Three Poems

Joan Houlihan

Froze by winter blast

Froze by winter blast
us could not grip on meat or crust,
our fingers blackened down to all the hand.

and so were fewer count of us
coming into weather, loosened snow,
water falling down around the stones.

Us heard command in that.

Rose again, the light, and rooted things crept out
and greenly took up spots between the snow.
What good there were for us
showed in rings around the moon,
the starrys rustled as they moved.

By roar and rush and smell of brine
us found the sea and stood along.

Sen's scatter-sticks and wobble-stones
gave command to go by boat
and find by water, home.

 

Ay were alive

Ay were alive, a sky were mine
cracked cold and furred along the hill.

On thresh of limb and stem
rough-made with leaf-
crush, moss ay were a carry.

Hurried with the brush and squeak of boot
on crusted snow none looked down
to where ay lay and did not speak.
Put by at camp, ay felt a break,
alone. Ay were struck deep.

Us had lost the want to build against
the cold and stay. The only watchful
fire were glint then spent
and us went one. Ay saw tops of trees, some melt

from snow, a quake of shaggy branch and gold
between the leaf. The us had broke. Ay felt the fault.

 

And a cloth bled high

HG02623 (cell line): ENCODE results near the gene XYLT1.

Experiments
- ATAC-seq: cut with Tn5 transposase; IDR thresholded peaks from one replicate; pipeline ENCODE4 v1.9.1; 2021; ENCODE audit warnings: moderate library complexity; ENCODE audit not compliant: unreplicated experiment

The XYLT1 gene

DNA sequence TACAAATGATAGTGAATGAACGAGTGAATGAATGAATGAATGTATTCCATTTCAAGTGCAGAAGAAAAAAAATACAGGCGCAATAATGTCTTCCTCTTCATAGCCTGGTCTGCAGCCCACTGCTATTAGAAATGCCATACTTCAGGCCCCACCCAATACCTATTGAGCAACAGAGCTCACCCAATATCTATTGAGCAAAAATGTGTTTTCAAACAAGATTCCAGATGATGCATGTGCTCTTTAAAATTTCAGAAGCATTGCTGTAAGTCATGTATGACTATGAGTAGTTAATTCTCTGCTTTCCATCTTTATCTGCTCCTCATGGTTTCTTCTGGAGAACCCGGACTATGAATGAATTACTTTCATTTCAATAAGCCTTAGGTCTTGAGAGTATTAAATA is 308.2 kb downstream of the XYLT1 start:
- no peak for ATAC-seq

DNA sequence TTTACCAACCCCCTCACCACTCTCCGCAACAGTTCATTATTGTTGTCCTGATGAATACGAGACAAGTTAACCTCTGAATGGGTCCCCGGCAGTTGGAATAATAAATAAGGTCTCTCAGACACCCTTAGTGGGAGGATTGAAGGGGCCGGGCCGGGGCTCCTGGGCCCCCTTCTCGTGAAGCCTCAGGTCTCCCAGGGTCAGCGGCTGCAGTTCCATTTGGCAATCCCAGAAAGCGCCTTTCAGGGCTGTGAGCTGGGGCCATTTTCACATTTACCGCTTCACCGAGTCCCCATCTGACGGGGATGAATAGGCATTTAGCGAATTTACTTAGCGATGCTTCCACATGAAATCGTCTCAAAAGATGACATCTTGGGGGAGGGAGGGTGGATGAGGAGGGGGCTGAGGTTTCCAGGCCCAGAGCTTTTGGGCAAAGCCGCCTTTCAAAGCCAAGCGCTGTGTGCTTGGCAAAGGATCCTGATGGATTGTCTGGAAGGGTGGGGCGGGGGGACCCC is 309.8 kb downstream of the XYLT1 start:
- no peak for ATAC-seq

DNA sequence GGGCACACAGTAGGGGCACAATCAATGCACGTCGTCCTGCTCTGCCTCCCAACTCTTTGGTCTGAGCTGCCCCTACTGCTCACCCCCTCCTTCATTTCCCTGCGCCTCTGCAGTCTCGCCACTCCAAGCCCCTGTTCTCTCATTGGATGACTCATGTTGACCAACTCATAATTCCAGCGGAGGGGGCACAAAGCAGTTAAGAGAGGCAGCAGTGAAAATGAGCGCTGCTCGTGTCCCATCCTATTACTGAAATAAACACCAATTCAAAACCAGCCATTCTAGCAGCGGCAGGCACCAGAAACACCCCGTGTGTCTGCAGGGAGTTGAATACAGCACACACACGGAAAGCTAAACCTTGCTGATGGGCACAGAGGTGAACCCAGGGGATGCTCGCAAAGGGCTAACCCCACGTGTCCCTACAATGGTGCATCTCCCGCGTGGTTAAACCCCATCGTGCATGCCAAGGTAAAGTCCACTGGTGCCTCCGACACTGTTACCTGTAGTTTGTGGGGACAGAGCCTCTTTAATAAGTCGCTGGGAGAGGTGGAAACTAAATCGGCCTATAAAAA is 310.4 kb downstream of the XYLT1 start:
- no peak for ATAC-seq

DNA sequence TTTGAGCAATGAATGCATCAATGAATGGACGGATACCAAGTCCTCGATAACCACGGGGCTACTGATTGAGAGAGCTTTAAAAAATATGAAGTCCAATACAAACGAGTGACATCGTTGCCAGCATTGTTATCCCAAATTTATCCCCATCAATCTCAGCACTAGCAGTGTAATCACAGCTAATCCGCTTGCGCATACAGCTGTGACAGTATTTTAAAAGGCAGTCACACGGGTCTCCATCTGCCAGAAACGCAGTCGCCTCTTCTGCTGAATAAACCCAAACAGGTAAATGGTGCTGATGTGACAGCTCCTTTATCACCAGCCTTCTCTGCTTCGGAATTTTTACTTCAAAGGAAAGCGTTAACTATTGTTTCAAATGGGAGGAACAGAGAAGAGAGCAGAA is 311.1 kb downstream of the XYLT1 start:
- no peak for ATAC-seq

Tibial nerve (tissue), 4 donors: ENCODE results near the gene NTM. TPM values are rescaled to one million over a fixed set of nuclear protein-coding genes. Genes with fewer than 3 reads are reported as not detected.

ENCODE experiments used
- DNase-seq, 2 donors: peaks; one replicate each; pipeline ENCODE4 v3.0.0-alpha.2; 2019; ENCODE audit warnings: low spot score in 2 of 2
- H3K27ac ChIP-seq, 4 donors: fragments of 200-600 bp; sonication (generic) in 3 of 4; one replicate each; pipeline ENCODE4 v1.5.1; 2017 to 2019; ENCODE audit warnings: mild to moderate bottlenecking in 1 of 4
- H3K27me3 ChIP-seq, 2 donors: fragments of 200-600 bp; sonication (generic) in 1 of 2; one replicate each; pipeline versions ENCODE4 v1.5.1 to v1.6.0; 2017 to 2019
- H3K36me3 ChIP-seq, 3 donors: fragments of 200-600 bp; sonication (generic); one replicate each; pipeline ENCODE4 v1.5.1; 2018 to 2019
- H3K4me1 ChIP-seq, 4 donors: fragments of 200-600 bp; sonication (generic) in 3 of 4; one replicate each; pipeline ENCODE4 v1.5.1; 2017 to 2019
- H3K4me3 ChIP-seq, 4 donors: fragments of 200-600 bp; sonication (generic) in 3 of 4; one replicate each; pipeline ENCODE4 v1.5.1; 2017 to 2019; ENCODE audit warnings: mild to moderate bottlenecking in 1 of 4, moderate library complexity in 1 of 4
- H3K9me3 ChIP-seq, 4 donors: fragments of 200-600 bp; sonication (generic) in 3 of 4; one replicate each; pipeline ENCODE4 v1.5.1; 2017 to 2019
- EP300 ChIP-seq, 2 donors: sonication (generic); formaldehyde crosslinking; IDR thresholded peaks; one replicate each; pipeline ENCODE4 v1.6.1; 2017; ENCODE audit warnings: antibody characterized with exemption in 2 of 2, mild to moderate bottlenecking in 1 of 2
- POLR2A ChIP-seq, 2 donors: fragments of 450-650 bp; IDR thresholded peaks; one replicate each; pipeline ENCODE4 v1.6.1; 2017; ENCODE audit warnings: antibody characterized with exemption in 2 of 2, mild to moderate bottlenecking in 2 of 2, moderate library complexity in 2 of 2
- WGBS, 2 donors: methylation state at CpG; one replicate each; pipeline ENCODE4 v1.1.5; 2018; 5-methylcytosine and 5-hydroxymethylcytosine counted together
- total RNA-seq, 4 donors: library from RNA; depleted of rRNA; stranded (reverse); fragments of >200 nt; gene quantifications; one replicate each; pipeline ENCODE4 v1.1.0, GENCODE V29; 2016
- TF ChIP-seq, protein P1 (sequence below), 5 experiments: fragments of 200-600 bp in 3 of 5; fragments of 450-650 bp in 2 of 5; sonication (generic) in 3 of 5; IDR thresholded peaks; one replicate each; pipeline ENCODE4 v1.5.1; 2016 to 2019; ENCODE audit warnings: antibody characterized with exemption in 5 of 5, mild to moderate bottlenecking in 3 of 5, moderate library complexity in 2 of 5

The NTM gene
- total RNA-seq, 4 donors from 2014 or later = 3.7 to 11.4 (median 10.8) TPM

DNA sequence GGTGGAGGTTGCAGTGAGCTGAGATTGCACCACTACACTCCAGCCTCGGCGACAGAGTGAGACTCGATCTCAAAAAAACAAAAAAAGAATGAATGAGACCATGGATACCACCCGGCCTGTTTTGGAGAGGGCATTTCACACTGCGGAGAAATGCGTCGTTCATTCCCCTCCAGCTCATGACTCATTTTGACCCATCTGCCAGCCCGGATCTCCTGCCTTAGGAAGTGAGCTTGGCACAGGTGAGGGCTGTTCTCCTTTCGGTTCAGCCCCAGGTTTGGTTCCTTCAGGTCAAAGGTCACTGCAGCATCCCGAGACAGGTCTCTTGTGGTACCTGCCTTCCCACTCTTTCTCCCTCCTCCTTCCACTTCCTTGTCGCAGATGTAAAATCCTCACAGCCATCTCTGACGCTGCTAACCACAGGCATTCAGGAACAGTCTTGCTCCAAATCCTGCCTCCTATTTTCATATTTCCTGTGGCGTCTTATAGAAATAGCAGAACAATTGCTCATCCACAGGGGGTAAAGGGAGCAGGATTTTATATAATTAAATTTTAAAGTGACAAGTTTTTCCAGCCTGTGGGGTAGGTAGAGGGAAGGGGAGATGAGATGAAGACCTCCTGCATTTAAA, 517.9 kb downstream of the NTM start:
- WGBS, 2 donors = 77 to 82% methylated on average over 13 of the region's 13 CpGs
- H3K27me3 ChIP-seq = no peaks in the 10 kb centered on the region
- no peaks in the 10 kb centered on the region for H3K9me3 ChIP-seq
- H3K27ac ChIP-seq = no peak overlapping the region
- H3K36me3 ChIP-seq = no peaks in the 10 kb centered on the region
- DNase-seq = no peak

And a cloth bled high on a stick
raised for the noise of new dark.
Fields were spelt and fire-
smoke, harvest turned animal, pelt-
stripped for meat, trees mad with fruit
at their last. Winter was eating into us,
putting the lamb to its pen
and ay held a saying, small fire:

All to be done again. All to be told.

Round light then day were bounded.
Us pulled the field of its grain.
Deer, rough-coated for winter fled,
hid from us, unfed and stranged.

Wind-cut and high to sun,
the cloth soaked full, bled down.
By thorn-fire, by horses gelded and sore,
by a sun winter-lit in the eye of a lamb,
by a great tree in rags, aging
us bent to hear the earth dying.
Ay spoke through a fire's low burning.

 

Joan Houlihan is the author of Hand-Held Executions, Poems and Essays and The Mending Worm, winner of the Green Rose Award from New Issues Press. A third collection, The Us, is forthcoming from Tupelo Press in 2009. She is founding director of the Concord Poetry Center and the Colrain Poetry Manuscript Conference.

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